1) Prakara (प्रकर):—[pra-kara] (raḥ) 1. m. A heap; a nosegay; aid; usage; respect; seduction. f. Theatrical dress; open piece of ground; meeting of four roads; minor plot. n. Aloe wood a. Doing much or well.
2) Prakāra (प्रकार):—[pra-kāra] (raḥ) 1. m. Difference; similitude. n. Sort, kind; way, mode.
3) Prākāra (प्राकार):—[prā+kāra] (raḥ) 1. m. An inclosure, a fence.Source: DDSA: Paia-sadda-mahannavo; a comprehensive Prakrit Hindi dictionary (S)
[Sanskrit to German]
Sanskrit, also spelled संस्कृतम् (saṃskṛtam), is an ancient language of India commonly seen as the grandmother of the Indo-European language family (even English!). Closely allied with Prakrit and Pali, Sanskrit is more exhaustive in both grammar and terms and has the most extensive collection of literature in the world, greatly surpassing its sister-languages Greek and Latin.
Hindi dictionarySource: DDSA: A practical Hindi-English dictionary
1) Prakara (प्रकर) [Also spelled prakar]:—(nm) a circle (as of friends, associates, etc.); assembly.
2) Prakāra (प्रकार) [Also spelled prakar]:—(nm) kind; quality; mode, manner; way, method; type; pattern; -[bheda] difference in kind/quality/type; -[vidyā] typology.
3) Prākāra (प्राकार) [Also spelled prakar]:—(nm) a parapet; rampart.
Kannada-English dictionarySource: Alar: Kannada-English corpus
1) [noun] a large number of people, animals or things collected at a place; a group; a multitude.
2) [noun] a bunch of flowers.
3) [noun] a myrrhlike gum resin of certain trees used as incense or in making incenses; bdellium.
4) [noun] the act of helping; an aid; an assistance; a help.
5) [noun] the act of using or the state of being used.
6) [noun] respect; regard.
--- OR ---
1) [noun] a way, mode or manner.
2) [noun] state or instance of being equal; equality.
3) [noun] a special quality, feature, point, characteristic, etc.; speciality.
4) [noun] condition, quality, fact or instance of being different; difference.
5) [noun] (phil.) a distinct or outstanding part, quality or characteristic of something.
--- OR ---
1) [noun] a barrier, as of wooden or thorny plants, metal posts, rails, wire mesh, etc., used as a boundary or means of protection or confinement; a fence.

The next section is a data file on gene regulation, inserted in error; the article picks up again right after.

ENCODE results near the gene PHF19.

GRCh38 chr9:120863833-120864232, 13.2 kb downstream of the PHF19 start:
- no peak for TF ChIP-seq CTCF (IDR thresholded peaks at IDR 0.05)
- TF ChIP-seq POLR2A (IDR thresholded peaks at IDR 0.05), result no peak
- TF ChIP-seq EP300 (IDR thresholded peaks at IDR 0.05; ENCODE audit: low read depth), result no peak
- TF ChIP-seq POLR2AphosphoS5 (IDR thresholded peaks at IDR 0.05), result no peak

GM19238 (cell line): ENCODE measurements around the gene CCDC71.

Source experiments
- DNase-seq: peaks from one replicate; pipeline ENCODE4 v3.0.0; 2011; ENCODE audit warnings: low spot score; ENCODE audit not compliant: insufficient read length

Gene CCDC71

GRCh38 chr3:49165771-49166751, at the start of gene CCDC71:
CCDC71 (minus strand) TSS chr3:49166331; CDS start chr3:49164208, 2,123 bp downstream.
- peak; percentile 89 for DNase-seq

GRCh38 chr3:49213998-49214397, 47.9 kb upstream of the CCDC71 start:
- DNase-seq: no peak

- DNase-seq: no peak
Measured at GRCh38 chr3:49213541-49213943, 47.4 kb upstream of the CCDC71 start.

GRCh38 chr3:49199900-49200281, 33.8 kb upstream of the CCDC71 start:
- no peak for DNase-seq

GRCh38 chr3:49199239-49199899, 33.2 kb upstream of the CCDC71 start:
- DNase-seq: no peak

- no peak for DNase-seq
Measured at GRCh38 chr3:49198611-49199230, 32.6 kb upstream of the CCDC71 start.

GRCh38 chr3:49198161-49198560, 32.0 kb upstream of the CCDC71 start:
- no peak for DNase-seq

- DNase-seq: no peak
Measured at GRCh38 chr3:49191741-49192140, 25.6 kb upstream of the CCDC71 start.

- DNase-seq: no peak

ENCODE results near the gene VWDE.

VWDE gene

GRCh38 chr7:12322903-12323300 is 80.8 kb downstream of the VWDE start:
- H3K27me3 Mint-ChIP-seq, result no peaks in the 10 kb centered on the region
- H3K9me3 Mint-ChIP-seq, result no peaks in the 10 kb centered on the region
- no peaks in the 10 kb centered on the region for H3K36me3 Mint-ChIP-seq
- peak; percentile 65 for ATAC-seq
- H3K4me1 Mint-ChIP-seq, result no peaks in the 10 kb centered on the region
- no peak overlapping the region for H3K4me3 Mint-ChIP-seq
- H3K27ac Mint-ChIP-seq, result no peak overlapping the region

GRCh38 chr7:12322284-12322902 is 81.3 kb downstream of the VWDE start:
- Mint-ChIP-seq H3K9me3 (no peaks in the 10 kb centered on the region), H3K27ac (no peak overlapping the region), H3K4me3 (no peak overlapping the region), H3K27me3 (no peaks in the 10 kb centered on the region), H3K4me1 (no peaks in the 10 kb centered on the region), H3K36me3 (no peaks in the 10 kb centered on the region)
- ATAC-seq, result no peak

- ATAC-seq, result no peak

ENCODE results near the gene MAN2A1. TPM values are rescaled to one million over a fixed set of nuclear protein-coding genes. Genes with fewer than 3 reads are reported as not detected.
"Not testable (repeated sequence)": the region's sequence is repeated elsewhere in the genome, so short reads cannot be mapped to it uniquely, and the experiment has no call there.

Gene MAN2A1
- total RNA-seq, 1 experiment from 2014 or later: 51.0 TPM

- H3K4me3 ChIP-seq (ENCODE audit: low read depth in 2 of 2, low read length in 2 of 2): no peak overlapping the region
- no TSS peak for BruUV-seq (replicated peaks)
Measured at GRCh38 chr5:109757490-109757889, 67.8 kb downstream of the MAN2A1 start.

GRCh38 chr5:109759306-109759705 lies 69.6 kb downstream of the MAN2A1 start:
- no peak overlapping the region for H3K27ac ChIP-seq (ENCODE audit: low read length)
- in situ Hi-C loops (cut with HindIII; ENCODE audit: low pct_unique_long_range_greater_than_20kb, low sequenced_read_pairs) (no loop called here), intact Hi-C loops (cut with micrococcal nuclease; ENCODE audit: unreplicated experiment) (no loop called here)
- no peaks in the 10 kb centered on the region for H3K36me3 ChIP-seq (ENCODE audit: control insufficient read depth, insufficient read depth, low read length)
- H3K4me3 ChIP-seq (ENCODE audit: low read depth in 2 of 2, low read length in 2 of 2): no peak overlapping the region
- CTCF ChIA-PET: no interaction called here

2) [noun] a wall surrounding a building.
Kannada is a Dravidian language (as opposed to the Indo-European language family) mainly spoken in the southwestern region of India.
See also (Relevant definitions)
Starts with (+13): Prakarabhanjana, Prakaradharani, Prakaragra, Prakaraka, Prakarakarna, Prakarakhanda, Prakaramardi, Prakaramardin, Prakaramtara, Prakaran, Prakarana, Prakaranagrantha, Prakaranapada, Prakaranapancika, Prakaranasama, Prakaranashas, Prakaranata, Prakaranatas, Prakaranatva, Prakaranavadartha.
Ends with (+85): Aghoramantrasadhanaprakara, Agnisamaropanaprakara, Ahananaprakara, Ajataprakara, Anasravaprakara, Anikaprakara, Aprakara, Aradhanaprakara, Aranyaprakara, Ashvatthasevanaprakara, Atmavidyaprakara, Aurvaprakara, Aushadhaprakara, Bahiprakara, Bahitprakara, Bahuprakara, Bashpaprakara, Bhedaprakara, Bhinnaprakara, Catushprakara.
Full-text (+258): Payara, Pagara, Prakarata, Kimprakaram, Prakariya, Idamprakaram, Prakarika, Aprakara, Bahuprakaram, Sarvaprakaram, Prakarabhanjana, Pramshuprakara, Varmavant, Prakaramardi, Prakaramardin, Prakaradharani, Prakarakhanda, Prakarashesha, Prakarakarna, Prakarastha.
Search found 66 books and stories containing Prakara, Prākāra, Prakāra, Pra-kara, Pra-kāra, Prā-kāra, Prākara; (plurals include: Prakaras, Prākāras, Prakāras, karas, kāras, Prākaras). You can also click to the full overview containing English textual excerpts. Below are direct links for the most relevant articles:
Kashyapa Shilpa-shastra (study) (by K. Vidyuta)
3. Pañcaprākāra (Five types of Prākāras) < [Chapter 3 - Prākāra Lakṣaṇa]
1-2. Etymology and Definition of Prākāra < [Chapter 3 - Prākāra Lakṣaṇa]
1. Conclusion (Prākāras) < [Chapter 6 - Conclusion]
Garga Samhita (English) (by Danavir Goswami)
Verse 2.8.19 < [Chapter 8 - Description of Seeing Lord Kṛṣṇa]
Verse 1.2.37 < [Chapter 2 - Description of the Abode of Śrī Goloka]
Verse 1.2.13 < [Chapter 2 - Description of the Abode of Śrī Goloka]
Early Chola Temples (by S. R. Balasubrahmanyam)
The Manasara < [Chapter XIII - Prasada: Component Parts]
Temples in Tiruvarur < [Chapter VIII - Temples of Uttama Chola’s Time]
Temples in Vriddhachalam < [Chapter VIII - Temples of Uttama Chola’s Time]
Middle Chola Temples (by S. R. Balasubrahmanyam)
Temples in Tiruvarur < [Chapter IV - Temples of Rajendra I’s Time]
Temples in Tiruppainjili < [Aditya I]
Temples in Tiruvanaikkaval (Jambukesvaram) < [Aditya I]
Vastu-shastra (5): Temple Architecture (by D. N. Shukla)
Temples of Madura, the final phase (from 1600 A.D.) < [Chapter 12 - History of Hindu Temples (Prāsādas and Vimānas)]
Pāṇḍya Prākāras and Gopuras < [Chapter 12 - History of Hindu Temples (Prāsādas and Vimānas)]
Later Chola Temples (by S. R. Balasubrahmanyam)